6. For Ladies Only (1971)

“A melodic LP on the rocks. The infusion of the lighter country/folk sprinkled here and there, alternating lead vocals, trippy flavoring and good use of colorful hammond make this a tasty record. The only reason for the 4.5 star is John Kay should have handled the vocals on Jaded Strumpet. if you’re a fan of Steppenwolf reaching out beyond their stereotypical hard rocking tunes, this may be for you. Black Pit is the personal fave, its a heady instrumental jam.”

5. At Your Birthday Party (1969)

“”AT YOUR BIRTHDAY PARTY” was a transitional album; it was their last top ten albums (US #7), it contained their last top ten single, “Rock Me/Jupiter Child” (US #10), Nick St. Nicholas, another SPARROW alumni took over bass duties and they would soon lose their lead guitarist. “Rock Me” was featured on the soundtrack to the cult sex farce CANDY along with “Magic Carpet Ride”. The album is also known for its die-cut gatefold jacket, lovingly reproduced here. “

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4. Monster (1969)

“Where did this come from? After the terrible At Your Birthday Party, Steppenwolf came back with possibly their best album. A blistering attack on abuses by our government and our involvement in Vietnam. My brother and I wore this album out back in the 70s. The title track still holds up today. A true classic by a band at the top of their game!”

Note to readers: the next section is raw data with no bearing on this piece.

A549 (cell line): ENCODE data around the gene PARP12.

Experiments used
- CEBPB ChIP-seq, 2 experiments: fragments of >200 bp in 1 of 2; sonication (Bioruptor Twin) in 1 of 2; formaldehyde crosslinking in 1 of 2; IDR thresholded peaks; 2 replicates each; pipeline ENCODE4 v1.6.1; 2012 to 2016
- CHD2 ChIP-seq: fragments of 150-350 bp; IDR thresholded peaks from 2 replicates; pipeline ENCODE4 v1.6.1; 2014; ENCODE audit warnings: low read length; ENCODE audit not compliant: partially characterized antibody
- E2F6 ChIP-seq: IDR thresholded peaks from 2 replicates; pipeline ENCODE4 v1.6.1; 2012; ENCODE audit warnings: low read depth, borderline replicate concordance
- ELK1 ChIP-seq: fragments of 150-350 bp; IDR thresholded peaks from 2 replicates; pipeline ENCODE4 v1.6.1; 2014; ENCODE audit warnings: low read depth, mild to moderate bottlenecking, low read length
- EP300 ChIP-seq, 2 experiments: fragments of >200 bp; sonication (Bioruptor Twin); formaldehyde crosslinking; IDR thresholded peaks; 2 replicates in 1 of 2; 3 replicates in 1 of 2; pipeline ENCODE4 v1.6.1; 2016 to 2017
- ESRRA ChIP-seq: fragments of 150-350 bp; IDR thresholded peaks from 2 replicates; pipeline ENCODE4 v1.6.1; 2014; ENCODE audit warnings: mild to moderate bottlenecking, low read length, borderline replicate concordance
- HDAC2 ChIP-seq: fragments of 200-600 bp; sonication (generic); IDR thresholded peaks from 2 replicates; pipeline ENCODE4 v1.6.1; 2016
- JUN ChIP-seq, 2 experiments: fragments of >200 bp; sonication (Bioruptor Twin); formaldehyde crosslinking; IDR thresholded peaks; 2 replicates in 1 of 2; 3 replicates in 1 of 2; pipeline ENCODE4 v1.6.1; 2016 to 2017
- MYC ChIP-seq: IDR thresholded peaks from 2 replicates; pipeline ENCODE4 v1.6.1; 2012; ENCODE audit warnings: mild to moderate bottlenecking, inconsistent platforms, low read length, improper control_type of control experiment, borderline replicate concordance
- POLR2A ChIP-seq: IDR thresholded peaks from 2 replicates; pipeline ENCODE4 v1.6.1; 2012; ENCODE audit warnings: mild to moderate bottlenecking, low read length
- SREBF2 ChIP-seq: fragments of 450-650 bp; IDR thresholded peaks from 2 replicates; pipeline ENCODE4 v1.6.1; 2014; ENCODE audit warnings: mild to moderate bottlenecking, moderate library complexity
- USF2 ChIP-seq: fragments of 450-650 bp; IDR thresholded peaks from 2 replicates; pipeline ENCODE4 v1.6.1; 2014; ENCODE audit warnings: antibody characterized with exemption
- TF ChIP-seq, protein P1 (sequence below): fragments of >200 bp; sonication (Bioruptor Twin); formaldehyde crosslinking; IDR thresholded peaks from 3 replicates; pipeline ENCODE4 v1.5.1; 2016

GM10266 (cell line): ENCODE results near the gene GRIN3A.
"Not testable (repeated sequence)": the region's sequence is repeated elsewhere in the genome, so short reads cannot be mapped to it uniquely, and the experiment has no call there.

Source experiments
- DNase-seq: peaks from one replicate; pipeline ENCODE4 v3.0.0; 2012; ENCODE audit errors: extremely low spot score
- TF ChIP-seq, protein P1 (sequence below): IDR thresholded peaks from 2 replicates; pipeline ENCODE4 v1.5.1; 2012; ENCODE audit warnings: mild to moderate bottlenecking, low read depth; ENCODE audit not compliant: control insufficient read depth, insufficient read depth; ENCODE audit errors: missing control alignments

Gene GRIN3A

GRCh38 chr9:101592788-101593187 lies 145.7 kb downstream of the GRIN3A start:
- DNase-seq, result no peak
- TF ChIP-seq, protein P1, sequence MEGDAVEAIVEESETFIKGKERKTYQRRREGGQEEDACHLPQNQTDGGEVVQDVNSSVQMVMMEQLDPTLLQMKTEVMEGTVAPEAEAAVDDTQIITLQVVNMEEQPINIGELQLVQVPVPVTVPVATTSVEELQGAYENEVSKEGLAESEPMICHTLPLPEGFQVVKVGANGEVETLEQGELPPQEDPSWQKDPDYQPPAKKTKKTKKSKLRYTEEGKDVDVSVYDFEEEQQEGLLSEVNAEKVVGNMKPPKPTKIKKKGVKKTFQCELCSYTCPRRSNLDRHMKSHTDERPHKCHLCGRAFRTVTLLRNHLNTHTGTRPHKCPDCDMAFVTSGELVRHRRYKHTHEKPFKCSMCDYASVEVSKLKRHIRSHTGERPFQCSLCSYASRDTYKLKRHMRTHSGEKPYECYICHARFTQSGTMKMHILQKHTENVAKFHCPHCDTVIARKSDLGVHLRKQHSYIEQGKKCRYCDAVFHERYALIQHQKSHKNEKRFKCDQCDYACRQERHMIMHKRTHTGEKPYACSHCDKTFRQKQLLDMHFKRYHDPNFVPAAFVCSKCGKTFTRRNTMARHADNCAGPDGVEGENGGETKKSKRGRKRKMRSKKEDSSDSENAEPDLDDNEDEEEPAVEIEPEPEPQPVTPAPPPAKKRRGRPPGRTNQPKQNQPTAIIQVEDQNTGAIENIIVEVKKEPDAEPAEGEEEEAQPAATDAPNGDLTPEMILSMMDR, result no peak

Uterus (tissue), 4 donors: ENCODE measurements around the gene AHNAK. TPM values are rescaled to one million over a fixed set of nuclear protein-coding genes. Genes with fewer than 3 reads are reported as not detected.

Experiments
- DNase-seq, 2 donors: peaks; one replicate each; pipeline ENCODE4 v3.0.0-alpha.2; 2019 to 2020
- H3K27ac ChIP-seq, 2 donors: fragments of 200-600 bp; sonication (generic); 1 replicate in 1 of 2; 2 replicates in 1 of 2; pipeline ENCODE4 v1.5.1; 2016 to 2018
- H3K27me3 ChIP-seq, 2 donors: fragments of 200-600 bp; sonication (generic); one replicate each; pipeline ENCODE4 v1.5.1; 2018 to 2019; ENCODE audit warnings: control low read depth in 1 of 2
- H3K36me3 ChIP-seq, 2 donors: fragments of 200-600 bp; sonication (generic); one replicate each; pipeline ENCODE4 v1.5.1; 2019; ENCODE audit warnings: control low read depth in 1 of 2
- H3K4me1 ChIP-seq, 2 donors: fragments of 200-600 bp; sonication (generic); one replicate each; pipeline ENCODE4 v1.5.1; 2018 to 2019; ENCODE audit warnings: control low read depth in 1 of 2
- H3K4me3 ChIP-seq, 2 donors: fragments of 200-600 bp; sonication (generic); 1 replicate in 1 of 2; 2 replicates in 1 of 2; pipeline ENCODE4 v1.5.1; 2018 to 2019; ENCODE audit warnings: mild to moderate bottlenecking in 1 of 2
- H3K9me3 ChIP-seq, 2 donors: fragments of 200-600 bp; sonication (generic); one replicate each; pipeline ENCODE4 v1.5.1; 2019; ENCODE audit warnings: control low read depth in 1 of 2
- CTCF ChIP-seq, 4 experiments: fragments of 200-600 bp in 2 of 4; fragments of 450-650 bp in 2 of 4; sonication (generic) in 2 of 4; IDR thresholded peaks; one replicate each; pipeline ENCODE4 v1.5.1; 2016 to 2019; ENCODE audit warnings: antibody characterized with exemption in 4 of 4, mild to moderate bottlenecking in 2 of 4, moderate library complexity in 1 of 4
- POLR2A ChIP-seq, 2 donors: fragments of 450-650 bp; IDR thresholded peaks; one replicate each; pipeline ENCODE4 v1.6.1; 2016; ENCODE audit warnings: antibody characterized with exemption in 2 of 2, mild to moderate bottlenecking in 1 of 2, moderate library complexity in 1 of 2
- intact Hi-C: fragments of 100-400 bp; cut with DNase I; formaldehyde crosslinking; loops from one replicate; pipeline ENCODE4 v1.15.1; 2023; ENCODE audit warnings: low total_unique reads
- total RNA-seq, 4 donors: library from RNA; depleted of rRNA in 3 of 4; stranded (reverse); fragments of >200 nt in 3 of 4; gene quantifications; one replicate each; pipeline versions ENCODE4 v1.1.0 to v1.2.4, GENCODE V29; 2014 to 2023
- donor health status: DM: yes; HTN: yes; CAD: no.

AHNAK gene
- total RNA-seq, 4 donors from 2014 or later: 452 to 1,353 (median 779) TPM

3. Steppenwolf 7 (1970)

“The album did not meet my expectations it exceeded them. I had that album placed in my heart as a very good album. Hearing it at age 54 instead of age 13 I found that this really was a great album and I had really forgotten it’s qualities. I will have to say I listen to some of the old music today and it just does not come up to the standards that I remembered in the early to late 60’s and 70’s, Steppenwolf 7 is one of those true exceptions. I think young rockers could love this album with a different breed of songs as compared to a lot of todays yelling that is prevalent in some new rock bands.”

2. The Second (1968)

“”The Second” is the final work by the original band as formed, not taking the earlier incarnation, Sparrow, into account, and it seems to pack that punch. The personnel is as follows: John Kay on most lead vocals, guitar and harmonica, Jerry Edmonton – drums, percussion, and vocals, Rushton Moreve (who left the band after this record’s release) – bass, Michael Monarch – lead guitar, and Goldie McJohn – organ and piano.”

1. Steppenwolf (1968)

“this was a true forerunner of metal and the songs here are kickbutt of heavy metal , particularily in the attitude department. BUt the songs are good too, the whole cd is filled with excellent songs like ‘sookie sookie’ and other hard rockers. This one could have come out five years later and been a hit. But it came out in 68, the same year as led zep and Iron butterfly were out. I have all of this bands cd’s from 68-75 and they never failed to deliver some incredible hard rock efforts. “